I raised one litter in my own home with my own bitch, working very closely with a breeder (she was the owner of the stud, but not the breeder of my bitch). So that is a different situation. But I saw my girl go through the experience of raising a litter, and I think she really needed to be in her own home with support from her full-time owner (me). She had the happy confidence of being in her own home, fully supported by me, and I think that she passed her happy confidence on to her puppies. It all worked out very well for everyone.
But that is not the way most guardian relationships work. Things to consider and think long and hard about:
1. If you have a girl, does the breeder expect that you will send her back to have her babies at the breeder's house? For 8 or 9 weeks of the most sensitive and exciting time in her life? If so, I personally would not agree to that. Think about what life would be like for your girl whelping and raising her babies at the breeder's house, and think about whether she would be a happy and secure momma while at the breeder's house. (I do know of one case where I think this kind of arrangement worked out well, but the bitch was owned by the brother of the breeder and the breeder's house was like a second home to the momma dog.)
2. For a girl or a boy, does the breeder require that the dog be sent off to live with a handler (in a kennel) while being shown? If so, for how long? And what requirements would there be for you to help with maintaining a show coat? Personally I don't like the idea of sending my poodle off to live with a handler, and I don't like keeping a dog in a continental clip. (That is why Sam does not have an AKC championship, even though I have been told that his structure, movement and coat are all fabulous -- and I know that his temperament is solid as a rock.)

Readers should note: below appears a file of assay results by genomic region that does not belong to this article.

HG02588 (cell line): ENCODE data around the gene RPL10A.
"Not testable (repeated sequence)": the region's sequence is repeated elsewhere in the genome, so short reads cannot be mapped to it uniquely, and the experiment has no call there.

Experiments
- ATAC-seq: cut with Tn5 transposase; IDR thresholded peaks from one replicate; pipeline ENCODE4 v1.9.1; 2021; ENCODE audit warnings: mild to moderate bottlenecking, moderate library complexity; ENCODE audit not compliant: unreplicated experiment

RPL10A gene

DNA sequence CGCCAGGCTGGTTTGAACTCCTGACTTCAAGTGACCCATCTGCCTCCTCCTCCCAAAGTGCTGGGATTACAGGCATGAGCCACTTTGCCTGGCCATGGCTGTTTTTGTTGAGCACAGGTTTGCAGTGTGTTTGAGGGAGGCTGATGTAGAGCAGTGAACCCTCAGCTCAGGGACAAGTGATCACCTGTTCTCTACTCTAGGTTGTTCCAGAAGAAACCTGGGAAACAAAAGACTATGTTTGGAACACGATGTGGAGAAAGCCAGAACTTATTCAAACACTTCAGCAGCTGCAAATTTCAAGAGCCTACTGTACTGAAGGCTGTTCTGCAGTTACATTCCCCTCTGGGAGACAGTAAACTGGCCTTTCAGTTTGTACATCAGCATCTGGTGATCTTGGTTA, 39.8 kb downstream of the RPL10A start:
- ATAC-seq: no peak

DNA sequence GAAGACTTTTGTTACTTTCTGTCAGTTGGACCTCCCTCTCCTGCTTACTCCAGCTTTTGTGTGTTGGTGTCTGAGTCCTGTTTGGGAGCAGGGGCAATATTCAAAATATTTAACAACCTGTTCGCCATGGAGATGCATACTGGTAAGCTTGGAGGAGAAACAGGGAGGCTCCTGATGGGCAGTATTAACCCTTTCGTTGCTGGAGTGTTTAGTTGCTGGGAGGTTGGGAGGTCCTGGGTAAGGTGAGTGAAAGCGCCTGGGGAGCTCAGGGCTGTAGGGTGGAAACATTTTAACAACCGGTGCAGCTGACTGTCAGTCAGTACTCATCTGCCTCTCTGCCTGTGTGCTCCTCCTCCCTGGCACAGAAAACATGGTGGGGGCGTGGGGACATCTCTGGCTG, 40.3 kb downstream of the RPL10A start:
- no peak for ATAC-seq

3. If you are getting a boy, make sure you understand what happens when he is bred. How often? Where? Any long trips? Any time away from you? What happens if you get to the point where you want to neuter him for any reason (humping, marking or other behavior problems, access to dog parks or day care, etc.).
4. Ownership and control: Does the breeder own the dog, or do you, or is it joint ownership? Who makes the decisions?
5. Money. Are you paying for the dog? Who is paying the costs (food, vet bills, testing, showing)? Do you get any share in the proceeds from sale of puppies or stud fees?
Taking everything into account, for this to work well, it should be a good deal for you, a good deal for the breeder, and good for the dog. It really helps if you and the breeder share the same values. Conceptually, the idea that a breeder can breed more dogs than he/she can keep in her own home makes sense. So the idea of guardian homes seems good. But I think there is a lot to be concerned about as mentioned above.
Finally, make sure that EVERYTHING is in writing.